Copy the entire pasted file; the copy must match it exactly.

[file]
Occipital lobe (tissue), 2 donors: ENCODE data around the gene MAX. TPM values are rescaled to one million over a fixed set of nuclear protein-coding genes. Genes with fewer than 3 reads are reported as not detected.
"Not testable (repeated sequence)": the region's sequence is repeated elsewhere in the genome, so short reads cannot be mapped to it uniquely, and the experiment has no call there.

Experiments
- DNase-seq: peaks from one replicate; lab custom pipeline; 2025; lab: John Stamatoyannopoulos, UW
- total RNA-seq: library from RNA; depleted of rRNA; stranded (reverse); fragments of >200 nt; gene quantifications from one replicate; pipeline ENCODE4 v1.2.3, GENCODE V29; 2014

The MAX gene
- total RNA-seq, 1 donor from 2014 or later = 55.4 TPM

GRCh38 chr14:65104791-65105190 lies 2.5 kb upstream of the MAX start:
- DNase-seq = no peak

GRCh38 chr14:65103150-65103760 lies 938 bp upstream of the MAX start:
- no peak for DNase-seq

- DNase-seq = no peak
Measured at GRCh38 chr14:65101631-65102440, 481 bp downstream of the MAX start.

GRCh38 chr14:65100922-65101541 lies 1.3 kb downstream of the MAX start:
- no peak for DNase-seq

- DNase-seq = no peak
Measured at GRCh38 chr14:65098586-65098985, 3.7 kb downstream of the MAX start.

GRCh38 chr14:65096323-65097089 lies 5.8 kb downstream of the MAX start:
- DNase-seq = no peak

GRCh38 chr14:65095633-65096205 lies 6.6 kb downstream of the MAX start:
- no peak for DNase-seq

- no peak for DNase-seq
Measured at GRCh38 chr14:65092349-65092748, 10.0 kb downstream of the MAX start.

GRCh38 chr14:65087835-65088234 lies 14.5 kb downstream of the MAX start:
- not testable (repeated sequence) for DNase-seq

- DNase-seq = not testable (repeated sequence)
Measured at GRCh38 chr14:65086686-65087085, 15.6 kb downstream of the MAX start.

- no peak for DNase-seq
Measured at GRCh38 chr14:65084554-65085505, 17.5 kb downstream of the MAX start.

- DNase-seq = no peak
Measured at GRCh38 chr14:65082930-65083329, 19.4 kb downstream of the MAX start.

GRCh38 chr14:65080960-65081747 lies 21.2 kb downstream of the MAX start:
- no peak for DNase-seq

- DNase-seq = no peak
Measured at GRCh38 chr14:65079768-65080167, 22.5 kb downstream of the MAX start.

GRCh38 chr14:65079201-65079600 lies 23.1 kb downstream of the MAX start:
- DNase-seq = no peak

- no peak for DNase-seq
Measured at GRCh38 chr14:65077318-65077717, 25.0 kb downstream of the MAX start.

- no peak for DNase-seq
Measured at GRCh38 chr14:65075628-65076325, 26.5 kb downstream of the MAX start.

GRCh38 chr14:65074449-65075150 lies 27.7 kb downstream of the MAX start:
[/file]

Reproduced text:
Occipital lobe (tissue), 2 donors: ENCODE data around the gene MAX. TPM values are rescaled to one million over a fixed set of nuclear protein-coding genes. Genes with fewer than 3 reads are reported as not detected.
"Not testable (repeated sequence)": the region's sequence is repeated elsewhere in the genome, so short reads cannot be mapped to it uniquely, and the experiment has no call there.

Experiments
- DNase-seq: peaks from one replicate; lab custom pipeline; 2025; lab: John Stamatoyannopoulos, UW
- total RNA-seq: library from RNA; depleted of rRNA; stranded (reverse); fragments of >200 nt; gene quantifications from one replicate; pipeline ENCODE4 v1.2.3, GENCODE V29; 2014

The MAX gene
- total RNA-seq, 1 donor from 2014 or later = 55.4 TPM

GRCh38 chr14:65104791-65105190 lies 2.5 kb upstream of the MAX start:
- DNase-seq = no peak

GRCh38 chr14:65103150-65103760 lies 938 bp upstream of the MAX start:
- no peak for DNase-seq

- DNase-seq = no peak
Measured at GRCh38 chr14:65101631-65102440, 481 bp downstream of the MAX start.

GRCh38 chr14:65100922-65101541 lies 1.3 kb downstream of the MAX start:
- no peak for DNase-seq

- DNase-seq = no peak
Measured at GRCh38 chr14:65098586-65098985, 3.7 kb downstream of the MAX start.

GRCh38 chr14:65096323-65097089 lies 5.8 kb downstream of the MAX start:
- DNase-seq = no peak

GRCh38 chr14:65095633-65096205 lies 6.6 kb downstream of the MAX start:
- no peak for DNase-seq

- no peak for DNase-seq
Measured at GRCh38 chr14:65092349-65092748, 10.0 kb downstream of the MAX start.

GRCh38 chr14:65087835-65088234 lies 14.5 kb downstream of the MAX start:
- not testable (repeated sequence) for DNase-seq

- DNase-seq = not testable (repeated sequence)
Measured at GRCh38 chr14:65086686-65087085, 15.6 kb downstream of the MAX start.

- no peak for DNase-seq
Measured at GRCh38 chr14:65084554-65085505, 17.5 kb downstream of the MAX start.

- DNase-seq = no peak
Measured at GRCh38 chr14:65082930-65083329, 19.4 kb downstream of the MAX start.

GRCh38 chr14:65080960-65081747 lies 21.2 kb downstream of the MAX start:
- no peak for DNase-seq

- DNase-seq = no peak
Measured at GRCh38 chr14:65079768-65080167, 22.5 kb downstream of the MAX start.

GRCh38 chr14:65079201-65079600 lies 23.1 kb downstream of the MAX start:
- DNase-seq = no peak

- no peak for DNase-seq
Measured at GRCh38 chr14:65077318-65077717, 25.0 kb downstream of the MAX start.

- no peak for DNase-seq
Measured at GRCh38 chr14:65075628-65076325, 26.5 kb downstream of the MAX start.

GRCh38 chr14:65074449-65075150 lies 27.7 kb downstream of the MAX start: